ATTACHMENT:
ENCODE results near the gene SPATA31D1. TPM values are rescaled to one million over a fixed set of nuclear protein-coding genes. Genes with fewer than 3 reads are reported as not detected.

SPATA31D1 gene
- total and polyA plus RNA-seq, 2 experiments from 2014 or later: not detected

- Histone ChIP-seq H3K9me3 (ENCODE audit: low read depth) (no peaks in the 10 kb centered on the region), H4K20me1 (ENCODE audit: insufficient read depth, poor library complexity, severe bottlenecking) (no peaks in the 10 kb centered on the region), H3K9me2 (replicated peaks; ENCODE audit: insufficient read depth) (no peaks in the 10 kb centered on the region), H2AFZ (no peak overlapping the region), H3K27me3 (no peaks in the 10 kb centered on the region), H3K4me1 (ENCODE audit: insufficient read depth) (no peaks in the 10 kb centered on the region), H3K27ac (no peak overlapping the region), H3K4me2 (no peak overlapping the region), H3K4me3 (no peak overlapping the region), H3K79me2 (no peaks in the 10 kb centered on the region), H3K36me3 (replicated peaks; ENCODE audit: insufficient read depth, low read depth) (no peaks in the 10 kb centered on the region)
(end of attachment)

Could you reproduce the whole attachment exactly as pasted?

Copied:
ENCODE results near the gene SPATA31D1. TPM values are rescaled to one million over a fixed set of nuclear protein-coding genes. Genes with fewer than 3 reads are reported as not detected.

SPATA31D1 gene
- total and polyA plus RNA-seq, 2 experiments from 2014 or later: not detected

- Histone ChIP-seq H3K9me3 (ENCODE audit: low read depth) (no peaks in the 10 kb centered on the region), H4K20me1 (ENCODE audit: insufficient read depth, poor library complexity, severe bottlenecking) (no peaks in the 10 kb centered on the region), H3K9me2 (replicated peaks; ENCODE audit: insufficient read depth) (no peaks in the 10 kb centered on the region), H2AFZ (no peak overlapping the region), H3K27me3 (no peaks in the 10 kb centered on the region), H3K4me1 (ENCODE audit: insufficient read depth) (no peaks in the 10 kb centered on the region), H3K27ac (no peak overlapping the region), H3K4me2 (no peak overlapping the region), H3K4me3 (no peak overlapping the region), H3K79me2 (no peaks in the 10 kb centered on the region), H3K36me3 (replicated peaks; ENCODE audit: insufficient read depth, low read depth) (no peaks in the 10 kb centered on the region)